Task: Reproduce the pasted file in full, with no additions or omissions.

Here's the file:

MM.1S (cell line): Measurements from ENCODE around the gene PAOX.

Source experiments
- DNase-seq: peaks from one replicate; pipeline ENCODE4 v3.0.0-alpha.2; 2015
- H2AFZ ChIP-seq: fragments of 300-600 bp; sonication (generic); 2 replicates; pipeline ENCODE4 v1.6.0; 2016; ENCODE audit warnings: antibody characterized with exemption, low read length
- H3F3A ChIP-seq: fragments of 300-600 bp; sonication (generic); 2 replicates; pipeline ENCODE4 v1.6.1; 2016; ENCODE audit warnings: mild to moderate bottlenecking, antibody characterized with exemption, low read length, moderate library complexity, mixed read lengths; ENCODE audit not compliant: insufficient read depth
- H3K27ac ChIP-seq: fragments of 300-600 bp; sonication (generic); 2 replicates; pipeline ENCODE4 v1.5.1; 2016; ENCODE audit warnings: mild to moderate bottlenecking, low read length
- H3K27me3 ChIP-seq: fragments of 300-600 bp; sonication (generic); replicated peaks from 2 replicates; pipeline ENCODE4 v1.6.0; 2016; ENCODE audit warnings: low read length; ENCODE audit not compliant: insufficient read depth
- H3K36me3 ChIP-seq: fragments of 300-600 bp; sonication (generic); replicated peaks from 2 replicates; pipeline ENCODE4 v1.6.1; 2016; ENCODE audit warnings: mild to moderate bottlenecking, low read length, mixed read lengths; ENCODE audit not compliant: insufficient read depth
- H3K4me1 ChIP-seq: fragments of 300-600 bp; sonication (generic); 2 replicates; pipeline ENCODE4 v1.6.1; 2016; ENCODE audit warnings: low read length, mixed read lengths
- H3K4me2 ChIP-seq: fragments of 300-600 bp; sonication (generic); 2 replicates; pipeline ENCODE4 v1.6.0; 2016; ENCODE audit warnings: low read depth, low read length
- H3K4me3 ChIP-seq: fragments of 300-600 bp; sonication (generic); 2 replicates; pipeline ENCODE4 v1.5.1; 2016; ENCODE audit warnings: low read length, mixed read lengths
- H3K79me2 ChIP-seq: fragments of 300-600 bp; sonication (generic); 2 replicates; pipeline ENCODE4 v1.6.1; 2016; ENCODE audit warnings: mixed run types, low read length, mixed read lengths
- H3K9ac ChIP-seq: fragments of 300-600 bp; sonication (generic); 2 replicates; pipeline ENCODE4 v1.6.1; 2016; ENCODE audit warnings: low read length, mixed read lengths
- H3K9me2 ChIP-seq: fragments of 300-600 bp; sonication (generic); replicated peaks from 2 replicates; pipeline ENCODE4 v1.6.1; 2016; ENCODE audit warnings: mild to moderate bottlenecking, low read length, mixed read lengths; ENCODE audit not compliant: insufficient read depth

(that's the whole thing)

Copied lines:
MM.1S (cell line): Measurements from ENCODE around the gene PAOX.

Source experiments
- DNase-seq: peaks from one replicate; pipeline ENCODE4 v3.0.0-alpha.2; 2015
- H2AFZ ChIP-seq: fragments of 300-600 bp; sonication (generic); 2 replicates; pipeline ENCODE4 v1.6.0; 2016; ENCODE audit warnings: antibody characterized with exemption, low read length
- H3F3A ChIP-seq: fragments of 300-600 bp; sonication (generic); 2 replicates; pipeline ENCODE4 v1.6.1; 2016; ENCODE audit warnings: mild to moderate bottlenecking, antibody characterized with exemption, low read length, moderate library complexity, mixed read lengths; ENCODE audit not compliant: insufficient read depth
- H3K27ac ChIP-seq: fragments of 300-600 bp; sonication (generic); 2 replicates; pipeline ENCODE4 v1.5.1; 2016; ENCODE audit warnings: mild to moderate bottlenecking, low read length
- H3K27me3 ChIP-seq: fragments of 300-600 bp; sonication (generic); replicated peaks from 2 replicates; pipeline ENCODE4 v1.6.0; 2016; ENCODE audit warnings: low read length; ENCODE audit not compliant: insufficient read depth
- H3K36me3 ChIP-seq: fragments of 300-600 bp; sonication (generic); replicated peaks from 2 replicates; pipeline ENCODE4 v1.6.1; 2016; ENCODE audit warnings: mild to moderate bottlenecking, low read length, mixed read lengths; ENCODE audit not compliant: insufficient read depth
- H3K4me1 ChIP-seq: fragments of 300-600 bp; sonication (generic); 2 replicates; pipeline ENCODE4 v1.6.1; 2016; ENCODE audit warnings: low read length, mixed read lengths
- H3K4me2 ChIP-seq: fragments of 300-600 bp; sonication (generic); 2 replicates; pipeline ENCODE4 v1.6.0; 2016; ENCODE audit warnings: low read depth, low read length
- H3K4me3 ChIP-seq: fragments of 300-600 bp; sonication (generic); 2 replicates; pipeline ENCODE4 v1.5.1; 2016; ENCODE audit warnings: low read length, mixed read lengths
- H3K79me2 ChIP-seq: fragments of 300-600 bp; sonication (generic); 2 replicates; pipeline ENCODE4 v1.6.1; 2016; ENCODE audit warnings: mixed run types, low read length, mixed read lengths
- H3K9ac ChIP-seq: fragments of 300-600 bp; sonication (generic); 2 replicates; pipeline ENCODE4 v1.6.1; 2016; ENCODE audit warnings: low read length, mixed read lengths
- H3K9me2 ChIP-seq: fragments of 300-600 bp; sonication (generic); replicated peaks from 2 replicates; pipeline ENCODE4 v1.6.1; 2016; ENCODE audit warnings: mild to moderate bottlenecking, low read length, mixed read lengths; ENCODE audit not compliant: insufficient read depth